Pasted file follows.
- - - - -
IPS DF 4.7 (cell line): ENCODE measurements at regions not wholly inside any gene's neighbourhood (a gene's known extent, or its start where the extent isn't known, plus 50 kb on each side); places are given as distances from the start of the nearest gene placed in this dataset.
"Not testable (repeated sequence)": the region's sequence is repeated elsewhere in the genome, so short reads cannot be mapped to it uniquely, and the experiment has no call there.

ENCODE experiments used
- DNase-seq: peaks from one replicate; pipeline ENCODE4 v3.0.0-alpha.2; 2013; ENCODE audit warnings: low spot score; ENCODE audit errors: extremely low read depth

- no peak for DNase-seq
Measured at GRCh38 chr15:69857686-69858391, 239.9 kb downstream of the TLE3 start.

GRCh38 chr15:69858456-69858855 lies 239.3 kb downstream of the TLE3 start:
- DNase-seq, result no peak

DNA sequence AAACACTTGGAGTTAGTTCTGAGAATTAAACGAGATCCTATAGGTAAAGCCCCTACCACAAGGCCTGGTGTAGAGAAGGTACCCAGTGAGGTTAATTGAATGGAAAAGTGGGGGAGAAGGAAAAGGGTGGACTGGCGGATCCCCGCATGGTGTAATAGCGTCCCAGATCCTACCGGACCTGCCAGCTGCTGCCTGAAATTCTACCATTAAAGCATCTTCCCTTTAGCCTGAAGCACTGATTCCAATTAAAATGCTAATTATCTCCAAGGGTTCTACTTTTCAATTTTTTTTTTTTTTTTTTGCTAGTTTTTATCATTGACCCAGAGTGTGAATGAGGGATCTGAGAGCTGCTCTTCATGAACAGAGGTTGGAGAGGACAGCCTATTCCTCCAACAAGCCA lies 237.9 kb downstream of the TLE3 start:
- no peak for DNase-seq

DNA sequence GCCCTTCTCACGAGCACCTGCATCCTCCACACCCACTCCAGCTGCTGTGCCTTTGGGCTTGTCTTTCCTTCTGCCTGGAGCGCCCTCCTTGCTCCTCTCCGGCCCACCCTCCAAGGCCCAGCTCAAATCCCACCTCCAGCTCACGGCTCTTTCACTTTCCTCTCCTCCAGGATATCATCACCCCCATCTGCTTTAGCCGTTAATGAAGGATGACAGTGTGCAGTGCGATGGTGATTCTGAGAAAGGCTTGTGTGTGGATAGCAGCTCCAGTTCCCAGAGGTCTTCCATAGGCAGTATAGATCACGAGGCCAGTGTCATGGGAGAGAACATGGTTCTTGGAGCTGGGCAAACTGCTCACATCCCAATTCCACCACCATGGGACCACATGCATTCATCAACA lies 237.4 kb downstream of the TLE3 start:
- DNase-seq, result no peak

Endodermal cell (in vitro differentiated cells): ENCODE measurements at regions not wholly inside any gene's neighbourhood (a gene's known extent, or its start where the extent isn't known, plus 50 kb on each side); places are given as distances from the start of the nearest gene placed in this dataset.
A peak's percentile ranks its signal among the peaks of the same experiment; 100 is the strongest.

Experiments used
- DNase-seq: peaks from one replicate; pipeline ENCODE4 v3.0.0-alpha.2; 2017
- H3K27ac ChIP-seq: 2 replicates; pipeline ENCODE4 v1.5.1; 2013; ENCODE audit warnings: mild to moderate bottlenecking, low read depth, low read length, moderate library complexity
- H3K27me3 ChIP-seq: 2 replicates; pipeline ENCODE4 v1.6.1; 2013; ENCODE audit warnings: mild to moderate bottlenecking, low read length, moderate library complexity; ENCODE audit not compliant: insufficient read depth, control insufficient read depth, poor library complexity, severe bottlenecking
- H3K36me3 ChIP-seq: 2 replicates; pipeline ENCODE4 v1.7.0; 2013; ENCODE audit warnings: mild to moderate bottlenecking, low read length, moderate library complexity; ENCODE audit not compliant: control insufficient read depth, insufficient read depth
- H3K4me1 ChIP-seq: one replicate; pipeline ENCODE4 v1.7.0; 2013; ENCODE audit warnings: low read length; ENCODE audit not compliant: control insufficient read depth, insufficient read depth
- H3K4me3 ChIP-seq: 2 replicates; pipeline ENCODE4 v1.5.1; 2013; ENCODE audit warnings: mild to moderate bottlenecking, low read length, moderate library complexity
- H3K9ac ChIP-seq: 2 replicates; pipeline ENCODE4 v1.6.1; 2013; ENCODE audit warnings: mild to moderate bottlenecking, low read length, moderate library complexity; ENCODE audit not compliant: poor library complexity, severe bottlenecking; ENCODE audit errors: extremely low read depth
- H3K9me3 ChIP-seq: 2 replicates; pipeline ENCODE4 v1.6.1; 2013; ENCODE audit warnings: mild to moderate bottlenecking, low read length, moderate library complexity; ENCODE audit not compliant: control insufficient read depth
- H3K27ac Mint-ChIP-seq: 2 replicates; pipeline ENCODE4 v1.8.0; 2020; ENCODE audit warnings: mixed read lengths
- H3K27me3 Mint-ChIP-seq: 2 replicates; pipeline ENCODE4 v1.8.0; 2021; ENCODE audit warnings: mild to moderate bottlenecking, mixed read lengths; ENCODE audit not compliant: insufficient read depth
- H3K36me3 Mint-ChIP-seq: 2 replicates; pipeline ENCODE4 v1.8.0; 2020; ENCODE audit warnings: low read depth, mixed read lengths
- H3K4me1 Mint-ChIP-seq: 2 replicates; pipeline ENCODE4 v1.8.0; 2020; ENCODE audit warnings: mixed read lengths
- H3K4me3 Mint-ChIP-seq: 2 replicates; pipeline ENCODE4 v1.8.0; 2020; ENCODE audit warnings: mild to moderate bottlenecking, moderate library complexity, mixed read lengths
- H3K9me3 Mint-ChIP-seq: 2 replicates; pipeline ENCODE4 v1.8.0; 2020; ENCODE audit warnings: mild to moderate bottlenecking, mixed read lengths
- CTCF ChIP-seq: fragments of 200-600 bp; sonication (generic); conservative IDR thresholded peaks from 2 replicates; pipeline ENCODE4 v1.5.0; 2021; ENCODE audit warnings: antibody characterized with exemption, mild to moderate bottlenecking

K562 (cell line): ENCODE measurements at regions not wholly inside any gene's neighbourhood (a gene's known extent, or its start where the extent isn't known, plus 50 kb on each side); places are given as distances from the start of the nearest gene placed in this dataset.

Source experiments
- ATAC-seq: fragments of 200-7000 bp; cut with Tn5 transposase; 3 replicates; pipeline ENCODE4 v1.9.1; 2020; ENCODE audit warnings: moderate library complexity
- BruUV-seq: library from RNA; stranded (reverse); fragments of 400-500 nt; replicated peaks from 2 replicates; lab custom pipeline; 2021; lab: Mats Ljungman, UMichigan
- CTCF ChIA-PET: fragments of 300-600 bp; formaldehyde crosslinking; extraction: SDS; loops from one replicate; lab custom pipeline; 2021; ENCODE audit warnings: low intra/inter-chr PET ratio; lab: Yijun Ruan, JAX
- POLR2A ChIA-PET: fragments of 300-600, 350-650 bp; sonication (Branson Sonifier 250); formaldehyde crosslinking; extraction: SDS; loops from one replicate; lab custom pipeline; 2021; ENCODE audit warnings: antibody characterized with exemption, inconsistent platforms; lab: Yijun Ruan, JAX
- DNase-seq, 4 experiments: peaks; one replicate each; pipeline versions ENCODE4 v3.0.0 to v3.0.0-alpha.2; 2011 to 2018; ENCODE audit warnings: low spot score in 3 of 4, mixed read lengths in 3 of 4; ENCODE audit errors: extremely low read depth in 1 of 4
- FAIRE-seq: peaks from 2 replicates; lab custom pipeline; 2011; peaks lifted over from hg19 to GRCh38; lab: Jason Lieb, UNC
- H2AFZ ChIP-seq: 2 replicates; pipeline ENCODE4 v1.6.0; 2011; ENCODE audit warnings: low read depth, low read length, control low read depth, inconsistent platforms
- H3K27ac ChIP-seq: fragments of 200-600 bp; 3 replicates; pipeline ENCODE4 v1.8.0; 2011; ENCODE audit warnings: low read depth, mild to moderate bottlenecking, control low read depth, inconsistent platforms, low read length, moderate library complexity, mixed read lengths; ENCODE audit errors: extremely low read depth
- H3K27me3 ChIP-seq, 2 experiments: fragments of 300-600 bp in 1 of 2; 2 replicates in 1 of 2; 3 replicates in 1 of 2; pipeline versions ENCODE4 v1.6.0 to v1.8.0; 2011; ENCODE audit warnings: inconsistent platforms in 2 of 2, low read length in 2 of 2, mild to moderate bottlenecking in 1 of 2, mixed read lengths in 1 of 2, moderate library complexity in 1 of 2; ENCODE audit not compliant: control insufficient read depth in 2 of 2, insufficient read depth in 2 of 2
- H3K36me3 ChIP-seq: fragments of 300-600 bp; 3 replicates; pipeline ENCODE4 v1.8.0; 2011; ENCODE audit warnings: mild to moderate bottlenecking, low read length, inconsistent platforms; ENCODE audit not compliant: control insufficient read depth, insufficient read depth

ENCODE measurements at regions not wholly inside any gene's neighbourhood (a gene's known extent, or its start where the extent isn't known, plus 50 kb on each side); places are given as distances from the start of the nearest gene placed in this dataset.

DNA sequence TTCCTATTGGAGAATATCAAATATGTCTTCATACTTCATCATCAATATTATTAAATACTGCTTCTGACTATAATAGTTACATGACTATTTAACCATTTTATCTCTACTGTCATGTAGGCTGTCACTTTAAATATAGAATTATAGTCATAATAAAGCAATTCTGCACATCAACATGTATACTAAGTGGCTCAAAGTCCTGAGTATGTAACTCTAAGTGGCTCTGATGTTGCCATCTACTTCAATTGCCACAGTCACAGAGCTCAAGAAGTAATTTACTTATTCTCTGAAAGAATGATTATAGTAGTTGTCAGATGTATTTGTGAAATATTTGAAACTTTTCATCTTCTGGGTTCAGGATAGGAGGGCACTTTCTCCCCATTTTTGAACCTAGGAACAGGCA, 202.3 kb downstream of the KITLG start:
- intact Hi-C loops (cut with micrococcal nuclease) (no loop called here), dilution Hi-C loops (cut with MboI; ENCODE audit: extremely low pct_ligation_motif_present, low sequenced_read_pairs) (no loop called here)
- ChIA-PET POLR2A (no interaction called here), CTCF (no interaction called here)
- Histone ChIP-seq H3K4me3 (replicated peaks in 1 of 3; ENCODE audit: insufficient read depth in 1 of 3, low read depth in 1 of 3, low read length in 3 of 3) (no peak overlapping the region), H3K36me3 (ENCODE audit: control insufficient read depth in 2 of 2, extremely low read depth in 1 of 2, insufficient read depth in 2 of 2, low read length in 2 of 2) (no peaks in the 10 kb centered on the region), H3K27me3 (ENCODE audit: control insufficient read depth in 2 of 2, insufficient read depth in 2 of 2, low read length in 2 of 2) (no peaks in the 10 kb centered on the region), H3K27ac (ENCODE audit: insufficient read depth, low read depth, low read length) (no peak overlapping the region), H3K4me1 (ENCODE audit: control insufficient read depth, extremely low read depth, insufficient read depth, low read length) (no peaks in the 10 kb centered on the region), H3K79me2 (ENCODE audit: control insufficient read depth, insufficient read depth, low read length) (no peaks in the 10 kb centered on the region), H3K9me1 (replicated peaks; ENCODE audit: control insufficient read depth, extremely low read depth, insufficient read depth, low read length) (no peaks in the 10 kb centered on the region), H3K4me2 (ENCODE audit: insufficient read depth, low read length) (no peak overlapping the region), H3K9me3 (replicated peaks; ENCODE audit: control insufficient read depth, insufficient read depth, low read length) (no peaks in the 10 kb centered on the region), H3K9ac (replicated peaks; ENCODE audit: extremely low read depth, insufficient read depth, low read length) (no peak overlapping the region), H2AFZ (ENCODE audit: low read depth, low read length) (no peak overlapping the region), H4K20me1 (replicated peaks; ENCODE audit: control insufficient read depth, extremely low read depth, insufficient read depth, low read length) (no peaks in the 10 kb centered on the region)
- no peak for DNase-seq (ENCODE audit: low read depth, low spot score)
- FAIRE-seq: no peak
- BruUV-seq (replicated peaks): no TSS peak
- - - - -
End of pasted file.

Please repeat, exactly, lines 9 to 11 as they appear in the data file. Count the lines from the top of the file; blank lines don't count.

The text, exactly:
DNA sequence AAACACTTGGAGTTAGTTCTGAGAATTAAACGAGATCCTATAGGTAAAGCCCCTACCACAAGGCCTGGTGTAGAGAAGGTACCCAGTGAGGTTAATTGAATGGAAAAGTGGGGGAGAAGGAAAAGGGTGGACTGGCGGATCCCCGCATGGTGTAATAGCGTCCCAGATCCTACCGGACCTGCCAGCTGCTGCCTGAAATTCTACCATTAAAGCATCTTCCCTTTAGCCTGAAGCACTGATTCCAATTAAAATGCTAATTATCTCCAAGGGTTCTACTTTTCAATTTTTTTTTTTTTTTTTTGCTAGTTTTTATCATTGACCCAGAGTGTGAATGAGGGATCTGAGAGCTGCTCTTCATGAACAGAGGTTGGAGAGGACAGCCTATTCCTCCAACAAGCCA lies 237.9 kb downstream of the TLE3 start:
- no peak for DNase-seq

DNA sequence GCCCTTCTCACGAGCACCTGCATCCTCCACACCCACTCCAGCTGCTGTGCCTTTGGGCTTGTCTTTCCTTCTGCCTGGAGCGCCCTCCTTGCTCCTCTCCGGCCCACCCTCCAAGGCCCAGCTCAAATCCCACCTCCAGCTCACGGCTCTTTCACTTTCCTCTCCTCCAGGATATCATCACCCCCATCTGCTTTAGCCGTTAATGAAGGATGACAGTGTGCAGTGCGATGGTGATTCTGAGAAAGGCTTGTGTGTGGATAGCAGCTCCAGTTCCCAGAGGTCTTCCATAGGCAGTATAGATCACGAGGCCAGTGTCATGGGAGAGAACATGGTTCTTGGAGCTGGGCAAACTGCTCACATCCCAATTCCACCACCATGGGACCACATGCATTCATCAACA lies 237.4 kb downstream of the TLE3 start: